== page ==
Straitened times have led to an increase in litigation before the courts involving lay litigants or litigants in person acting without formal legal representation.
Notwithstanding that such litigants may not have instructed a solicitor or barrister, they sometimes appear with assistance from a non-legally qualified third party. While limited third-party assistance is permissible, there are limits to what those third parties can do – but those limits are often overstepped. Recent practice directions across the various levels of the court (applicable from the start of October 2017) provide important guidance on the scope of such assistance.
In conducting litigation before the courts, lay litigants have historically been allowed some assistance from non-legally qualified third parties to support them in exercising their right of access to the courts. This entitlement was recognised in the English case of McKenzie v McKenzie(1) where it was recognised that "any person, whether he be a professional man or not, may attend as a friend for either party, may take notes, may quietly make suggestions and give advice". However, such judicial recognition also circumscribed the limited assistance such a 'McKenzie' friend can give. In particular, McKenzie friends do not have a right of audience before the courts on behalf of a lay litigant and those rights can be enjoyed only by the lay litigants themselves or legal professionals instructed by them.(2)
Pushing the Boundaries
Certain cases have arisen where third parties assisting lay litigants, ostensibly as McKenzie friends, go beyond the narrow scope of assistance that may be given. Consequently, the work of the courts and the interests of the litigants have been hindered on occasion.
Although the courts have been slow to preclude parties from having McKenzie friends assist them, the courts have been careful to stress that parameters do apply. For example, in AIB plc v Aqua Fresh Fish Limited(3) the court observed that a McKenzie friend is "expected to behave in such a manner as reflects the mutuality of respect essential for all players participating in the administration of justice". Indeed, in another case where the applicants had relied on a purported McKenzie friend which the court understood had assisted other lay litigants in other cases, the High Court indicated that it would grant an order (ultimately not pursued) precluding that party from acting as a McKenzie friend (subject to conditions).(4)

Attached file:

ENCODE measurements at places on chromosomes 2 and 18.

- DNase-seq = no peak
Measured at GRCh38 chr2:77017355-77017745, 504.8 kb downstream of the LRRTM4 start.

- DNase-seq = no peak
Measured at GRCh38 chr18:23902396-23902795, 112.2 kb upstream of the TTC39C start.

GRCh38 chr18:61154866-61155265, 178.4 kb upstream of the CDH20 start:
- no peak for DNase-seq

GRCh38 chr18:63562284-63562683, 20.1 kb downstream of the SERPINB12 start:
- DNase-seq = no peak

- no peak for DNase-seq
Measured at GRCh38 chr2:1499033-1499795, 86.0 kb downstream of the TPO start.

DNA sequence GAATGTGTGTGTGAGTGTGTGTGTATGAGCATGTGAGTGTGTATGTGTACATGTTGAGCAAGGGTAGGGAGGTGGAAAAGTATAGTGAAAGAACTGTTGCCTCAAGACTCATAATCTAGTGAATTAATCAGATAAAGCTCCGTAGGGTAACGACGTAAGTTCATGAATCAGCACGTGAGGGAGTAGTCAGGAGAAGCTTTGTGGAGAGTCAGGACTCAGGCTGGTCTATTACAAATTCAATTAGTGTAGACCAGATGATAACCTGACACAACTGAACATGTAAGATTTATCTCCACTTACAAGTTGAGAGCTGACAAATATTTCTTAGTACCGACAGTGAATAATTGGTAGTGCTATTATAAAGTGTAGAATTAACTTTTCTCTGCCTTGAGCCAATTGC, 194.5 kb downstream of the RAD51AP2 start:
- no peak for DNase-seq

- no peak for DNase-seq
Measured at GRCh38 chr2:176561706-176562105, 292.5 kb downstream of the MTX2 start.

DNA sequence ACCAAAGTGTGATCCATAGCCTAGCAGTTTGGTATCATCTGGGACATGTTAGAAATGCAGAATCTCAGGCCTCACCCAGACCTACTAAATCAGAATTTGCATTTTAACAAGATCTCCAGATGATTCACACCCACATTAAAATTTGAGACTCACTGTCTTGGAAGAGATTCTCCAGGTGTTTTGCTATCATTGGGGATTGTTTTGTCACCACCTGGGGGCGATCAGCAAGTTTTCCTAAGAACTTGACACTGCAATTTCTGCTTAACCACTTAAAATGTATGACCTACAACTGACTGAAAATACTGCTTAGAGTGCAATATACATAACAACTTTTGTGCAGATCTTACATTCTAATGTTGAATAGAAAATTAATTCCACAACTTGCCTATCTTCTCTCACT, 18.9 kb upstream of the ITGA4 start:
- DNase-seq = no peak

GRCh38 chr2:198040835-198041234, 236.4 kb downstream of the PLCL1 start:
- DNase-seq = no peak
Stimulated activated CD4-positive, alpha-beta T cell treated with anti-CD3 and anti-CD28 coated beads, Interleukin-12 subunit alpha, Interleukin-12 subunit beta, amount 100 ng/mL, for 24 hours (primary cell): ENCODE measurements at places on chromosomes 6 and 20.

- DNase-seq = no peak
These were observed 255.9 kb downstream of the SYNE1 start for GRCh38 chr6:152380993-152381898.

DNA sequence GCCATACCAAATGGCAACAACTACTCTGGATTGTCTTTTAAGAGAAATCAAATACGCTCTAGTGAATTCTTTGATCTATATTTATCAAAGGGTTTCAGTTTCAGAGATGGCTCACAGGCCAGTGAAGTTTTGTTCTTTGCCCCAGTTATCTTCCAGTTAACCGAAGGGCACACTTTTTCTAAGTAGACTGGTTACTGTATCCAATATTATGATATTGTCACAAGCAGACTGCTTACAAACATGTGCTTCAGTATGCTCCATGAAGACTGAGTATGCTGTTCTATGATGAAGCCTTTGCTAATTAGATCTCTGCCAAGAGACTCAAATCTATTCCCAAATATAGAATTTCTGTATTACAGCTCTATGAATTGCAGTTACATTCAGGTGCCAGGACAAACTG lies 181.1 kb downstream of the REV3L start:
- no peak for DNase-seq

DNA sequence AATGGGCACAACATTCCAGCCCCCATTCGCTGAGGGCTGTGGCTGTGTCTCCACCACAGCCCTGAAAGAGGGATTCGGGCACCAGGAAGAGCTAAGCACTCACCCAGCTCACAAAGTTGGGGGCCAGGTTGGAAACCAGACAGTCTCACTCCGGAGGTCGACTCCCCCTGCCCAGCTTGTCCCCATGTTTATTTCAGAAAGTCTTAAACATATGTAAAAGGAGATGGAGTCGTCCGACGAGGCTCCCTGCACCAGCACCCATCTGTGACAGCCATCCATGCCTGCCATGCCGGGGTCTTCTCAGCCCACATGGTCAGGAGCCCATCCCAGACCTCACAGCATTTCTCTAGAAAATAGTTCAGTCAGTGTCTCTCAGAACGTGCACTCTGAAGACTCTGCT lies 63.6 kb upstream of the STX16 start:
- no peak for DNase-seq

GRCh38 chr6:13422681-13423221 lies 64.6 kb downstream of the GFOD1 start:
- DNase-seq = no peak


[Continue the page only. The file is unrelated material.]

In light of judicial concerns regarding the proper scope of assistance being given to lay litigants in proceedings before them, the presidents of the Court of Appeal and the High Court have issued a joint practice direction (HC72) setting out the scope of what a McKenzie friend may and may not do when acting. More recently, a practice direction has been issued by the president of the circuit court in identical terms (CC19). All apply from October 1 2017 and give clarity to the role of the McKenzie friend.
Specifically, the practice directions confirm that McKenzie friends may:
• provide moral support for litigants;
• take notes;
• help with case papers (subject to Section 58 of the Solicitors Act 1954 as amended, which makes it a criminal offence for an unqualified person, as defined in that act, to draw or prepare a document relating to, among other things, any legal proceeding either directly or indirectly for or in expectation of any fee, gain or reward); and
• quietly give advice on any aspect of the conduct of the case.
The practice directions also confirm that a McKenzie friend may not:
• address the court, make oral submissions or examine witnesses, nor does he or she have a right of audience or right to conduct litigation (although in exceptional circumstances a court may permit a McKenzie friend to address the court);
• receive any payment for his or her services;
• act as a litigant's agent in relation to the proceedings; or
• manage a litigant's case outside court (eg, by signing court documents).
The practice directions also clarify that a lay litigant may have only one McKenzie friend and that, notwithstanding the right to have assistance from a McKenzie friend, the court retains the power to refuse to permit such assistance and it may also regulate the manner in which assistance is provided, which includes the power to withdraw the permission to have a McKenzie friend.
The practice directions are an important reminder regarding the scope of the assistance that may be given by McKenzie friends, particularly in the context of increasing judicial concern that McKenzie friends may be a hindrance to litigation. The practice directions set out a useful summary of what may and may not be done by a McKenzie friend, which anyone acting as a McKenzie friend should be made aware of. Perhaps more importantly, it specifies the powers of the court to further circumscribe or limit the capacity of a lay litigant to engage a McKenzie friend, to which the lay litigant should pay heed.
(1)  3 WLR 472.
(2) Coffey v The Environmental Protection Agency  2 IR 125.
(3)  IECA 77.
(4) Smith v ACC Loan Management Ltd  IEHC 505.
This article was authored by Gearoid Carey and was first published in the International Law Office Litigation newsletter on 7 November 2017.